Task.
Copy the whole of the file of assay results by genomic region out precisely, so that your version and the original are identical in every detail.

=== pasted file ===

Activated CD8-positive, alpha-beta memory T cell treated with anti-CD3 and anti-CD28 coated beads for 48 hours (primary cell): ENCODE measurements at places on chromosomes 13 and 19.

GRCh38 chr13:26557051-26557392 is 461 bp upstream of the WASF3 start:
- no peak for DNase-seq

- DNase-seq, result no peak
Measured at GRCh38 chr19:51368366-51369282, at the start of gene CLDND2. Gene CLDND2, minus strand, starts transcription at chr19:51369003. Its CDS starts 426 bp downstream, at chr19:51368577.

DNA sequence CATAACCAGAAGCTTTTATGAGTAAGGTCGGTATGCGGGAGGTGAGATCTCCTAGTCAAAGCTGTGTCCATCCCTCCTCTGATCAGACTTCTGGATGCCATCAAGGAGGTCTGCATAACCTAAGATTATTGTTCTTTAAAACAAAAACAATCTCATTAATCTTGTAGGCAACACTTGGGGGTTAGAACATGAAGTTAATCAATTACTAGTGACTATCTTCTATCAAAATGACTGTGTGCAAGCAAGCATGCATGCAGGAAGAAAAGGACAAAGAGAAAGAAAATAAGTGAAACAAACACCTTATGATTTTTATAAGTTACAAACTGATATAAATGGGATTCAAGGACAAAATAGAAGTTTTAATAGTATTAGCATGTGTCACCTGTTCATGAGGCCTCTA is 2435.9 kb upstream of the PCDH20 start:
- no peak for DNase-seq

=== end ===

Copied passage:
Activated CD8-positive, alpha-beta memory T cell treated with anti-CD3 and anti-CD28 coated beads for 48 hours (primary cell): ENCODE measurements at places on chromosomes 13 and 19.

GRCh38 chr13:26557051-26557392 is 461 bp upstream of the WASF3 start:
- no peak for DNase-seq

- DNase-seq, result no peak
Measured at GRCh38 chr19:51368366-51369282, at the start of gene CLDND2. Gene CLDND2, minus strand, starts transcription at chr19:51369003. Its CDS starts 426 bp downstream, at chr19:51368577.

DNA sequence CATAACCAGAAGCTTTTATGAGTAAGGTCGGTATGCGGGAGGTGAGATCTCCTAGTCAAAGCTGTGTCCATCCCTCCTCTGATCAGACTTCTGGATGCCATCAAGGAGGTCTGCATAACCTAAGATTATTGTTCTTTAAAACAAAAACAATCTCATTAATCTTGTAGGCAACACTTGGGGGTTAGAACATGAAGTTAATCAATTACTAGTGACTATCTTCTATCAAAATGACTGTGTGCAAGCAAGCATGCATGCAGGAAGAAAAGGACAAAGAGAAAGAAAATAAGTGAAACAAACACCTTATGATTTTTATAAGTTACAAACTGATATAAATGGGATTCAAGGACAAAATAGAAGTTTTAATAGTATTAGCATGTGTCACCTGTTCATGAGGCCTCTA is 2435.9 kb upstream of the PCDH20 start:
- no peak for DNase-seq